The Prevalence of Salt in the Diet
Salt is probably the least talked about pariahs of the American diet. It’s sort of up there with fat, sugar or cholesterol, but doesn’t seem to get quite the negative press as the latter three.
That’s fair enough, because it’s also the least dangerous. While too much of it is clearly not good for you, your individual mileage with salt can vary……a lot. So much that the recommended daily allowances for salt are often useless. (If you want more information on that, read this paper, gated version).
Salt’s also the most prevalent “killer ingredient”, and by far the most stealthy. The typical diet has truckloads of salt poured into it, and most of it goes unnoticed.
Because salt is added to food for a lot of reasons that have nothing to do with salt. It erases bitterness, helps preserve food, and also increases other flavor sensations like savoriness and sweetness. That’s in addition to the salt that’s added to foods just to make them taste salty.
Most people are also fairly insensitive to the amount of saltiness in their foods. Many old people are completely de-sensitized, and most people have to have a very strong salty taste before they get sick of a food.
For this reason, salt gets added to everything that’s manufactured. I wrote before on the most common sources of salt in the diet, and the list surprises a lot of people. The biggest stores of salt in the diet are bread, deli meat, and pizza.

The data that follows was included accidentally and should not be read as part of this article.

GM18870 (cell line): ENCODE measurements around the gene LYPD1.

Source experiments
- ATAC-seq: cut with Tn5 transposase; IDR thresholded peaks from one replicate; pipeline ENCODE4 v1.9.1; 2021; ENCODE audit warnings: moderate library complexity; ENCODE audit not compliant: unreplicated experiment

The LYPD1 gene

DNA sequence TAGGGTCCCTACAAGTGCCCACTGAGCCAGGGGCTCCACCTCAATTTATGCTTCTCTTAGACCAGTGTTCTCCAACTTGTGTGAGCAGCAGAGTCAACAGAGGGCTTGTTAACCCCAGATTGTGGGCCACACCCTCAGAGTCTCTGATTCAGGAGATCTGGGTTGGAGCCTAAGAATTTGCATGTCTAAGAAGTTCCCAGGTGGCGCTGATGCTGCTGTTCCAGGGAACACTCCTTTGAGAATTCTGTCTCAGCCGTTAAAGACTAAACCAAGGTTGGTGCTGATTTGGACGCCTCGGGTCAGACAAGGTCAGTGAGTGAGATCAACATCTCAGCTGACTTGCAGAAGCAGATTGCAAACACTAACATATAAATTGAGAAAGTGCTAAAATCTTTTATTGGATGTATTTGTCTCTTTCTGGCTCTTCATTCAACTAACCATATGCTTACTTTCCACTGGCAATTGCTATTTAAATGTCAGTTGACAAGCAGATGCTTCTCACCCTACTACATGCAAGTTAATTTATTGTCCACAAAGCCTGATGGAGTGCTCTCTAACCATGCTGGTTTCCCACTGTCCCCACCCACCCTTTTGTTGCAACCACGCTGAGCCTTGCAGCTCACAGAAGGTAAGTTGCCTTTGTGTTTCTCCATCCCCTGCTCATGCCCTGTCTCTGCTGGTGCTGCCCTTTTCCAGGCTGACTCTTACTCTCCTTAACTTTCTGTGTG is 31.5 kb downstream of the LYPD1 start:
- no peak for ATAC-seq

None of those foods are considered “salty”, which explains the point made above. For this reason, most people are poor estimators for how much salt they get in their diet. The average american gets about 3600 mg, which is almost twice the recommended amount.
Where Does Salt In Your Diet Come From?
In general, people over estimate how much salt they get in their diet from adding it themselves, and underestimate how much of it comes from external sources. The breakdown is 85%/15%, in favor of processed foods. So the next time you hear someone urge their spouse to put down the salt shaker because they need to cut back, you can politely correct them about their misinformed thinking 🙂
How To Remove Salt From Your Diet
The ubiquity of salt more or less leaves one solution to cutting it out of the diet: stop buying processed food. It’s embedded at every step in the food supply, and any other food source, even if it’s branded as being healthy, will more than likely have its fair share of added sodium. This is true whether or not you are eating out, shopping at the store, or buying foods that have health badges you deem trustworthy: organic, non-GMO, fair trade, etc. None of those distinctions has any influence on how much salt is in food. None.
In fact, they often have the opposite effect, because people assume those certifications make a food more likely to have less of harmful ingredients like fat, salt, or sugar. But that’s not the case, and organic fair-trade salt is still salt, and it actually behaves in much the same way as regular ol’ salt does in the body.
If you want a good overview of salt, how it’s added to food, and its uses in the food process, I’d recommend this paper: http://www.ncbi.nlm.nih.gov/books/NBK50958/